Mr. Davis, his family, and th
gentlemen captured with him, wer
sent forward by special train to At
lanta. He is in feeble health.
There are private individuals wb
seem fated to fall in with adventure
there are works of art the history an
mystery of which never come to a
end. Who would have conceived
possible that a new romance copeen
ing Mozart's Requiem should turn uj
Yet Herr Jahn's new 'Life of Mozart
? (which may be noticed when it
I completed) contains something of th
I kind; detail of a frightful passage <
the composer's last years, during whicl
1 it was already known, his iirfidelitic
to his Stanerl were many and reckles
The heroine was a. young, beautifi
married woman, whose jealous hu:
hand committed suicide, after bavin
maned his wife!s beauty forever i
presence of tho composer. To tl
horror of this scene is ascribed tl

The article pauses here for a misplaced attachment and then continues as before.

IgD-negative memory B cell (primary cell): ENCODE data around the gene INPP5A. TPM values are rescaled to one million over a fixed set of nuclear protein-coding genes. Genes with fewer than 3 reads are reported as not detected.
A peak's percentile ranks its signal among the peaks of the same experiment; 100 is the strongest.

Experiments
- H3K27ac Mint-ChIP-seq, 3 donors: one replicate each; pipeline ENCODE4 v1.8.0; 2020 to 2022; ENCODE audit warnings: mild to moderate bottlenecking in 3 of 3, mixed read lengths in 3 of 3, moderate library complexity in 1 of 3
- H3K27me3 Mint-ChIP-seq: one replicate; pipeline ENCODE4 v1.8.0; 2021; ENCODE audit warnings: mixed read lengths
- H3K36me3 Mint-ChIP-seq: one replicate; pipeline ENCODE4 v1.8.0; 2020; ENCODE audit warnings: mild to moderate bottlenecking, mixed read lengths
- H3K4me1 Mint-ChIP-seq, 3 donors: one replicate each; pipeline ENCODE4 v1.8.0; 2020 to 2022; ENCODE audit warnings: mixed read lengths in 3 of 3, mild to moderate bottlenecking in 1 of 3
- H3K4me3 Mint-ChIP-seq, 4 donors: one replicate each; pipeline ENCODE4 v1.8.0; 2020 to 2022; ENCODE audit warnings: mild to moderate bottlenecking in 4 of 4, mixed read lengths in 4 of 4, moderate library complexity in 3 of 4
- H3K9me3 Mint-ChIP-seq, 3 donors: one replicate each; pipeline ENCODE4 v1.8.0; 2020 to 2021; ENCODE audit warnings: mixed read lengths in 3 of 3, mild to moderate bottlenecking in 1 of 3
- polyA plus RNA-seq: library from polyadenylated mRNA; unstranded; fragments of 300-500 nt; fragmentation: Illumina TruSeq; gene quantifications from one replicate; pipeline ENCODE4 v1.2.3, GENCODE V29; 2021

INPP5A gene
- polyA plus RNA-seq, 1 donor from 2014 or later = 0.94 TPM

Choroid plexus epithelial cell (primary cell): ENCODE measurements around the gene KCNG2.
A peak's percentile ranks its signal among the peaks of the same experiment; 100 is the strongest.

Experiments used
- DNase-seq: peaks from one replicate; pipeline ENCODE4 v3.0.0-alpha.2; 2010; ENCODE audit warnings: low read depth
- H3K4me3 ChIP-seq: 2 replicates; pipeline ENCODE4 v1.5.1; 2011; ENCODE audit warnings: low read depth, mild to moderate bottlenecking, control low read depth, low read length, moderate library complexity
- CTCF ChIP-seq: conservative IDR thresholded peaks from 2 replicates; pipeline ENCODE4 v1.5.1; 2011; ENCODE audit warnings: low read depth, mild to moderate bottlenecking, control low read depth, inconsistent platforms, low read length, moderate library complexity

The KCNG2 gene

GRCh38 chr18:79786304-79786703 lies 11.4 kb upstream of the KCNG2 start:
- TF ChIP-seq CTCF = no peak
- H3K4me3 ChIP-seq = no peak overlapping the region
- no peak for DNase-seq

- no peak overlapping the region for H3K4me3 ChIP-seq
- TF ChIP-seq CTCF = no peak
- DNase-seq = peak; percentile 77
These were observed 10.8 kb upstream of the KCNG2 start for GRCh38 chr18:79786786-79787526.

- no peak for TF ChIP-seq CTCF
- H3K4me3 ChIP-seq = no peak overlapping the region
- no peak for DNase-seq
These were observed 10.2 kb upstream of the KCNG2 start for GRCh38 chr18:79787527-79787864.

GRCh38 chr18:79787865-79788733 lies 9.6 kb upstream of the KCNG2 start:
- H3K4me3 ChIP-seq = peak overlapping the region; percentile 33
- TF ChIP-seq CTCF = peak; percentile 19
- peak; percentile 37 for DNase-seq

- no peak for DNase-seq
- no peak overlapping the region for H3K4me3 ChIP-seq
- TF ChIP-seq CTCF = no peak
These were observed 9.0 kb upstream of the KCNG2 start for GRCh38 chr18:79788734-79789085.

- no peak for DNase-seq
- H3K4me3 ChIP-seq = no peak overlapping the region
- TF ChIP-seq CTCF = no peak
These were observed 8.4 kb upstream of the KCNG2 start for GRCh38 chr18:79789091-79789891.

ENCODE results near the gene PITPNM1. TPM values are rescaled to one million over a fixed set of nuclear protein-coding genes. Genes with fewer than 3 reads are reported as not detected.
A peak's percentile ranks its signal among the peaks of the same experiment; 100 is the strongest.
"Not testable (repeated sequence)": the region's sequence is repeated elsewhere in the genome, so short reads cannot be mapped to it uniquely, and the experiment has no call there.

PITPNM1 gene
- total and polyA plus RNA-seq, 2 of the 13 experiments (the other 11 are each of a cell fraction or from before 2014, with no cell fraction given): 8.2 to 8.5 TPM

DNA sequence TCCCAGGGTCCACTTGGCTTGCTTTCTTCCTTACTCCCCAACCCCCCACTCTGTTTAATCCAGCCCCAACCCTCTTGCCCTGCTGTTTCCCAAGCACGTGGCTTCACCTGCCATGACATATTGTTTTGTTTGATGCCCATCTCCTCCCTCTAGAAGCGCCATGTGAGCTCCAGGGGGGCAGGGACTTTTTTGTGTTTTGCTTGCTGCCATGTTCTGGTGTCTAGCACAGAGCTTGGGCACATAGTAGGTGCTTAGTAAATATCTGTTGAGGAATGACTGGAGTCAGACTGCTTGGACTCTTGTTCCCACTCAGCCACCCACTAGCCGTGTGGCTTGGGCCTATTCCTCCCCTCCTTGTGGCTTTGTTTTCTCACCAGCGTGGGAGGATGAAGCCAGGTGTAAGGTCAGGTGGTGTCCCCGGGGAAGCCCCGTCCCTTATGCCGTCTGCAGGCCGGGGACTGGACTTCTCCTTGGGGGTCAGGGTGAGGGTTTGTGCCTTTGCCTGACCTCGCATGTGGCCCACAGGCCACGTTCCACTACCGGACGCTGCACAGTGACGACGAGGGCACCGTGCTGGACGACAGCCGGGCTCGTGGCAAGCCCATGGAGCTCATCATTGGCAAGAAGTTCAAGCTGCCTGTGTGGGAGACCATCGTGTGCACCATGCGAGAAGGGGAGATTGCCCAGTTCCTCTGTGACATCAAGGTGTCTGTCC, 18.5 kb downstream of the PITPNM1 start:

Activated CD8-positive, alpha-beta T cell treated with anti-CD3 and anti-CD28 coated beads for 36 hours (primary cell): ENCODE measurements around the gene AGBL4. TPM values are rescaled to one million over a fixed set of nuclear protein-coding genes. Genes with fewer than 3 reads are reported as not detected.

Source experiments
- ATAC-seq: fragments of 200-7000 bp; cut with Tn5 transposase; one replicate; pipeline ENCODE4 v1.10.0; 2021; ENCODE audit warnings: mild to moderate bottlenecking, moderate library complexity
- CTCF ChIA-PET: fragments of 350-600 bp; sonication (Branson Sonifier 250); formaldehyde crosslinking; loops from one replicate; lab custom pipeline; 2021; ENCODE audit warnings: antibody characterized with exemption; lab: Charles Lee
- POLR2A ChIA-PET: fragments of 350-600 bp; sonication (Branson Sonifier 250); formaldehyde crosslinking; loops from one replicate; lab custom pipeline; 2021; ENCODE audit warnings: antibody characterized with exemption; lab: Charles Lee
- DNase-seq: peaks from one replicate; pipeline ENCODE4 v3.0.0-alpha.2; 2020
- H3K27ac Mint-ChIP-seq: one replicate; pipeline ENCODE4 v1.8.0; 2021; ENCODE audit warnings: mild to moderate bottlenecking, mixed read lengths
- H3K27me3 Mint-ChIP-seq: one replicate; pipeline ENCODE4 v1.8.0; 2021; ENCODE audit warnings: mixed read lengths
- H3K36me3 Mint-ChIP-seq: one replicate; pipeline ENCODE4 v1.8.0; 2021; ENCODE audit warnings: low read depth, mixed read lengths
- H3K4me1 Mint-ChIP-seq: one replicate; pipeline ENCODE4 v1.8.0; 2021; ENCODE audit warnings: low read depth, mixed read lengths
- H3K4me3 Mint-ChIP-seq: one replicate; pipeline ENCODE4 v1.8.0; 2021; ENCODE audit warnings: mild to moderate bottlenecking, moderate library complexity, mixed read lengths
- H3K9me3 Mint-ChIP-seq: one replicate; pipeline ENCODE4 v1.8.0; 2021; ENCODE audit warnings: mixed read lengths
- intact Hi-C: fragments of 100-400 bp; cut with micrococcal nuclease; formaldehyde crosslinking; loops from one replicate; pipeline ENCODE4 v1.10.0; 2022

dejection which notoriously darkenc
the closing months of Mozart's life, an
''The Requiem" is now stated to faai
been in part undertaken as an expi
tory by one who was as superstitioi
as he was affectionate and sensual,
should he added that, by those wi
have gone the deepest into tho subje(
lien Jahn is accepted as a writer
research and credit.
I fy^S- [London Aihenoum.
Knowledge, economy and labor a
the virtues of a civilized man; tin
form tho mc?t durable bas? ofsociet
Woe. An Apologue. *
A voice was heard crying from tba
wilderness, and it came, saying: 'My
name is Woe! Fain would I maks
my home among the rocks! There
would I find fellowship-there, by the
lonely, ever-sounding sea-in the deep
tracts of the wasted desert! Eut a
will beyond mv own, sends me abroad
among the habitations ot men. I
traverse the highway's-I pafs ipto
the cities-I must still seek the dwell- .
ings of man-I must dog his foot?
And the people of the cities strove
in terror when they heard the accents
of that hollow-sounding voice, A
deep fear fell upon all hearts, thorne
crossed the seas in flight, some fled up
into the mountains where the grey
bird, among the sharp bald cliffs,
builds his eyrie, and fancies himself
secure. Others again luok (shelter
among the cave?, where the adder
hides and hisses. But the voice went
with them into the cave", and upon